|M.Sc Student||Druker Nir|
|Subject||Study of Voltage-Current Characteristics across the|
Ignition Gap of Internal Combustion Engines
|Department||Department of Mechanical Engineering||Supervisors||PROF. Eran Sher|
|PROF. Benveniste Natan|
|PROF. Gideon Goldwine|
|Full Thesis text|
A preliminary examination of the voltage-current characteristics across the ignition gap of an internal combustion engine was conducted. It showed that the V-I characteristics may provide valuable information about the thermodynamic conditions inside the cylinder prior to the ignition process. At a later stage, this information can be used to monitor and optimize the engine operation online.
When two electrodes are submerged in a gas and electrical potential is applied between them, a very low electrical current flows between the electrodes through the gas. Such currents (dark discharge) can be observed prior to the breakdown event in which a high current is involved (spark discharge). The phenomenon of dark discharge was first observed by John Sealy Townsend back in 1900, and was explained as the ionization of gas molecules due to collisions with the free electrons in the gap, which are accelerated by the electric field. The dark discharge current depends on the applied voltage, the gas density and its composition. Townsend's model for dark discharge describes the phenomenon versus electric field and density conditions up to the point of the spark event. However, Townsend's model was developed for a uniform electric field (which occurs between parallel plates electrodes) in air, and cannot be applied to two thin electrodes or in the case of gas mixtures. Most past experiments have dealt with similar cases and were usually conducted at low pressures and densities. In this work, we develop a generalized model (based on Townsend's model) for the case of a non-uniform electric field and a mixture of gas components. In addition, an experimental work was conducted to measure the relevant phenomena and to examine our model under suitable conditions that exist in internal combustion engines.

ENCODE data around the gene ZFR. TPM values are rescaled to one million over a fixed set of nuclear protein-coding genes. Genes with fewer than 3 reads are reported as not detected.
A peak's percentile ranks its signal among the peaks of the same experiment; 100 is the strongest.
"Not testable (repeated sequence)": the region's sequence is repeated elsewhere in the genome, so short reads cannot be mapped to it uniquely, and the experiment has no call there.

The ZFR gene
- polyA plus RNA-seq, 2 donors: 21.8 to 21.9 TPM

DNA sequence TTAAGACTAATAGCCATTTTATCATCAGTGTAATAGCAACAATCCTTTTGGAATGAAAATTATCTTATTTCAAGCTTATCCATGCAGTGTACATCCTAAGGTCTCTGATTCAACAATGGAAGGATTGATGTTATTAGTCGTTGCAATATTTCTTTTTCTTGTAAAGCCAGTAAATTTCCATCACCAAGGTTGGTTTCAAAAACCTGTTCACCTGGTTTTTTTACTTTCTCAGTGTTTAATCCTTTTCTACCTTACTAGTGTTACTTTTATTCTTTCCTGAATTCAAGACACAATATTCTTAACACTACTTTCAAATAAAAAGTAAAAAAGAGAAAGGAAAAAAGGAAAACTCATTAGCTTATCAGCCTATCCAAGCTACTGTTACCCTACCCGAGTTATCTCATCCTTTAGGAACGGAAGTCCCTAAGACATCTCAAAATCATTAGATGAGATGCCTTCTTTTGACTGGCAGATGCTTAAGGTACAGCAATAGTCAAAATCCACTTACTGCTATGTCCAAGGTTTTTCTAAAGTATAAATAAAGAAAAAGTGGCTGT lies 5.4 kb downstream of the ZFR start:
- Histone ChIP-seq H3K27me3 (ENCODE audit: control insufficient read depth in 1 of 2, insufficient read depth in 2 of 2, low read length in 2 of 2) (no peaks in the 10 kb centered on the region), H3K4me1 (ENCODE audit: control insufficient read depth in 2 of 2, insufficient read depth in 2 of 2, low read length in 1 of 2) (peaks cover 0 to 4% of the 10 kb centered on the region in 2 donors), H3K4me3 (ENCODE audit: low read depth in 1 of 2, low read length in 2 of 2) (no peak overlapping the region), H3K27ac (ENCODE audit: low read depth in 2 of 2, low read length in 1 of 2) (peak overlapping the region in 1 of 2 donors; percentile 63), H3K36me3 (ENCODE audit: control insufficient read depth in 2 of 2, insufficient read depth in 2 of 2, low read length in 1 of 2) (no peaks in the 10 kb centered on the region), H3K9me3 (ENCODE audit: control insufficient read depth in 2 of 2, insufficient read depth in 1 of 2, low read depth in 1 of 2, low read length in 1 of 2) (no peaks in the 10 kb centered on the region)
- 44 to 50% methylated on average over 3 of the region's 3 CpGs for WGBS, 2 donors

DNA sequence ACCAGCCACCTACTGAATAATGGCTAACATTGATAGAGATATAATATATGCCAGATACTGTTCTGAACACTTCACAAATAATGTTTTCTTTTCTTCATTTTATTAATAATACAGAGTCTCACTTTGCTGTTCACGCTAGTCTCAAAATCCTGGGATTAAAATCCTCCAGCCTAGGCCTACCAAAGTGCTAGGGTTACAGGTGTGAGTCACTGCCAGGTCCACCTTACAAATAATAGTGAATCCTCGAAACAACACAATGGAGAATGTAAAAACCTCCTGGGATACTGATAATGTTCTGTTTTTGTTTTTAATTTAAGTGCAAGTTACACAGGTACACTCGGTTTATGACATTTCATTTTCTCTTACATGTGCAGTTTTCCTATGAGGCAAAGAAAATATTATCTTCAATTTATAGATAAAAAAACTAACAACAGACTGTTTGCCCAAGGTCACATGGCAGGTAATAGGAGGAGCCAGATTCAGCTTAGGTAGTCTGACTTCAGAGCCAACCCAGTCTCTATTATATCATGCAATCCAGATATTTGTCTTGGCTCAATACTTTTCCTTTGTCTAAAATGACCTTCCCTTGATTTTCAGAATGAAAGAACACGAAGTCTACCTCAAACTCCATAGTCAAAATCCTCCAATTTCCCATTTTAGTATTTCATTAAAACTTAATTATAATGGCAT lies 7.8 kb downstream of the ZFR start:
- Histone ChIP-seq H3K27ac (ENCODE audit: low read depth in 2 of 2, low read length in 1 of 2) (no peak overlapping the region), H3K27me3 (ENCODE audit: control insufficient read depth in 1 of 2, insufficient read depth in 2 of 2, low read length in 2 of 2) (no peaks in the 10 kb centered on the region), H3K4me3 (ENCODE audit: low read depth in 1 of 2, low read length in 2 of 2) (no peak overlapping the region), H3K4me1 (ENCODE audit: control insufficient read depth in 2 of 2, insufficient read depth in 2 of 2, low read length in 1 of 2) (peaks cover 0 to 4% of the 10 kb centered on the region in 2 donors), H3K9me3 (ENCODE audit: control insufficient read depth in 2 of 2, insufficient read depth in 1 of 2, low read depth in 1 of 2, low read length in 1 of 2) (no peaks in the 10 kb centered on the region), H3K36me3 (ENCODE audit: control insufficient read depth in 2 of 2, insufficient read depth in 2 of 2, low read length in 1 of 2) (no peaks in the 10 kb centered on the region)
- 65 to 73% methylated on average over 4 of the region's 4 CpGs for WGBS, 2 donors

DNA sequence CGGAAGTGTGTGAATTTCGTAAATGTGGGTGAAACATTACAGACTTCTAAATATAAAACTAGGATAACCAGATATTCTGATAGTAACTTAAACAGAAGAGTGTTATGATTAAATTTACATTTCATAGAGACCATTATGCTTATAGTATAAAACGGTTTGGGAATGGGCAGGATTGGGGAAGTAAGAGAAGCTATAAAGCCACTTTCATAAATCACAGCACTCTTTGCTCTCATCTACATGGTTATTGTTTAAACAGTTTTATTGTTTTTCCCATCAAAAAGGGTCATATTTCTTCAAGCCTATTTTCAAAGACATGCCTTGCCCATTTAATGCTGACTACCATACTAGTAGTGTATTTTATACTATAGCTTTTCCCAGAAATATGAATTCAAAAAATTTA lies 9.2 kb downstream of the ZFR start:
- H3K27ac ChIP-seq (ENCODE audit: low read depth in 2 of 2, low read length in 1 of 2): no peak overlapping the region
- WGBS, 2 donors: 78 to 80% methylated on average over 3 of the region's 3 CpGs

This work constitutes the foundation of a project conducted in partnership with Nexus Systems LTD within the framework of the Magneton program, sponsored by the Office of the Chief Scientist in the Ministry of Economy and Industry (Israel).